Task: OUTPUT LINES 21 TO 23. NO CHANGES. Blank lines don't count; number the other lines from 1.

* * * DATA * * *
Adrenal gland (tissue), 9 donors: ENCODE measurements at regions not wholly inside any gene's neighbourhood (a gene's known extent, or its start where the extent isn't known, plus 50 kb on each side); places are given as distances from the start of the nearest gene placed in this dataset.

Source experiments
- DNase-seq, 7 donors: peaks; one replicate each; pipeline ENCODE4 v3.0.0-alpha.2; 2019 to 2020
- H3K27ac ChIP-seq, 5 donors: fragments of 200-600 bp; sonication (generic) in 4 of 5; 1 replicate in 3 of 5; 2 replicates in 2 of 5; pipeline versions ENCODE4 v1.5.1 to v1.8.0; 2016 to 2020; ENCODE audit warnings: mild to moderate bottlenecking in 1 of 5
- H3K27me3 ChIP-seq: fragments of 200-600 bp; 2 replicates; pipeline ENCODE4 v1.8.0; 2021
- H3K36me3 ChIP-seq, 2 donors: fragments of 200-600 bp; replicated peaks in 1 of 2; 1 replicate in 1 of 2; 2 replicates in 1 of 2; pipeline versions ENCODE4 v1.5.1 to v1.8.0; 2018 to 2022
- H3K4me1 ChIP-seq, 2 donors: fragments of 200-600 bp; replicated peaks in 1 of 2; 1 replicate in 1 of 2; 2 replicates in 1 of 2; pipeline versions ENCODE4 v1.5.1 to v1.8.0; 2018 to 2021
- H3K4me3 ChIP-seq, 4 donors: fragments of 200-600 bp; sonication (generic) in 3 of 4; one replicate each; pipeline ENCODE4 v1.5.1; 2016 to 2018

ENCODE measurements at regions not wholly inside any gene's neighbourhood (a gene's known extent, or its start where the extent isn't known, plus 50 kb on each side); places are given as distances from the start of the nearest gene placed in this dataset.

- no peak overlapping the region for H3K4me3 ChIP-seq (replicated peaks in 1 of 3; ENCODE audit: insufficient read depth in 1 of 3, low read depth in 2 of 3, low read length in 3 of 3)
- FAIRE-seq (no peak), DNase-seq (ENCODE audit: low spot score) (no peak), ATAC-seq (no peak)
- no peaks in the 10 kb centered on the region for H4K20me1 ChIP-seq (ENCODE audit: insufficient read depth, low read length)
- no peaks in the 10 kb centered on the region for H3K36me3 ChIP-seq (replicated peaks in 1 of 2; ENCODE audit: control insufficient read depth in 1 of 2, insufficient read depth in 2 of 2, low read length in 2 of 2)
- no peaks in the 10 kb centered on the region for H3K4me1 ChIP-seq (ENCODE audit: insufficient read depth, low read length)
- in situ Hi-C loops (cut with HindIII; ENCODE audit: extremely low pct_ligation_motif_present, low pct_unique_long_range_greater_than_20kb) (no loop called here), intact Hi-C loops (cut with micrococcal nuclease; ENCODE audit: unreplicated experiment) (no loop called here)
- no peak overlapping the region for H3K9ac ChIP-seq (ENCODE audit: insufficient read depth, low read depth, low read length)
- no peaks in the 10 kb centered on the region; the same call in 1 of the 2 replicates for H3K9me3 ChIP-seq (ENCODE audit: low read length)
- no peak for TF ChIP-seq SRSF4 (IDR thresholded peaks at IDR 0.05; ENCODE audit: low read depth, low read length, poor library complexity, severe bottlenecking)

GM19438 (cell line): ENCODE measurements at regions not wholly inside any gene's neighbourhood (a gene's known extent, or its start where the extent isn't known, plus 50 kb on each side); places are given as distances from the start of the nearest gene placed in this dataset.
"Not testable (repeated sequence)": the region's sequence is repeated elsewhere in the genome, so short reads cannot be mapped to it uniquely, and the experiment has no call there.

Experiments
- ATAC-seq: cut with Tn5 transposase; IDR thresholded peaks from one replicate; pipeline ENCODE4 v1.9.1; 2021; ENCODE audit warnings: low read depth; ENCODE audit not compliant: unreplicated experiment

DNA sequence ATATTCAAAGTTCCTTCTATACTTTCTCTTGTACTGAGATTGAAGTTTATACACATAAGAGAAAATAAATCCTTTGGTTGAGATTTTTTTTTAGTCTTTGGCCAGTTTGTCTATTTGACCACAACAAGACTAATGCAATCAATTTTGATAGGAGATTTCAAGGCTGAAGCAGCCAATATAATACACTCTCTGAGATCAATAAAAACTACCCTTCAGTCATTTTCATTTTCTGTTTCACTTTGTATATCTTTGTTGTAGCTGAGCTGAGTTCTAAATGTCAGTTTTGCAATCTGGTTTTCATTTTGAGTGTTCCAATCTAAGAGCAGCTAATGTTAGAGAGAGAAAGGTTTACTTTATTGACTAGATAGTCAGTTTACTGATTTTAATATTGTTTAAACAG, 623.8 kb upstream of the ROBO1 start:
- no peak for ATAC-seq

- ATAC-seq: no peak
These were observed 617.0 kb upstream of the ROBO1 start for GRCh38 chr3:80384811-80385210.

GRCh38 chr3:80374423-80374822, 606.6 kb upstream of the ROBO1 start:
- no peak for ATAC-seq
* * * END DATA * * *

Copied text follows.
Experiments
- ATAC-seq: cut with Tn5 transposase; IDR thresholded peaks from one replicate; pipeline ENCODE4 v1.9.1; 2021; ENCODE audit warnings: low read depth; ENCODE audit not compliant: unreplicated experiment

DNA sequence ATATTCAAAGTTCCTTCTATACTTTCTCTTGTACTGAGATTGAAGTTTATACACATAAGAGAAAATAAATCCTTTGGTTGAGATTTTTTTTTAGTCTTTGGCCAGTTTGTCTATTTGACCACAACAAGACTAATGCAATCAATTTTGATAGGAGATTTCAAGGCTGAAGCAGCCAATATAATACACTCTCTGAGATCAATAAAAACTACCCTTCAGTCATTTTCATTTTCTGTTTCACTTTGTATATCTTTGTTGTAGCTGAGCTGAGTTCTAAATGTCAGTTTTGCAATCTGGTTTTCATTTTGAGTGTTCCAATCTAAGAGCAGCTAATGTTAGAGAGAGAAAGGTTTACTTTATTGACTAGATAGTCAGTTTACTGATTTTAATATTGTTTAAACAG, 623.8 kb upstream of the ROBO1 start: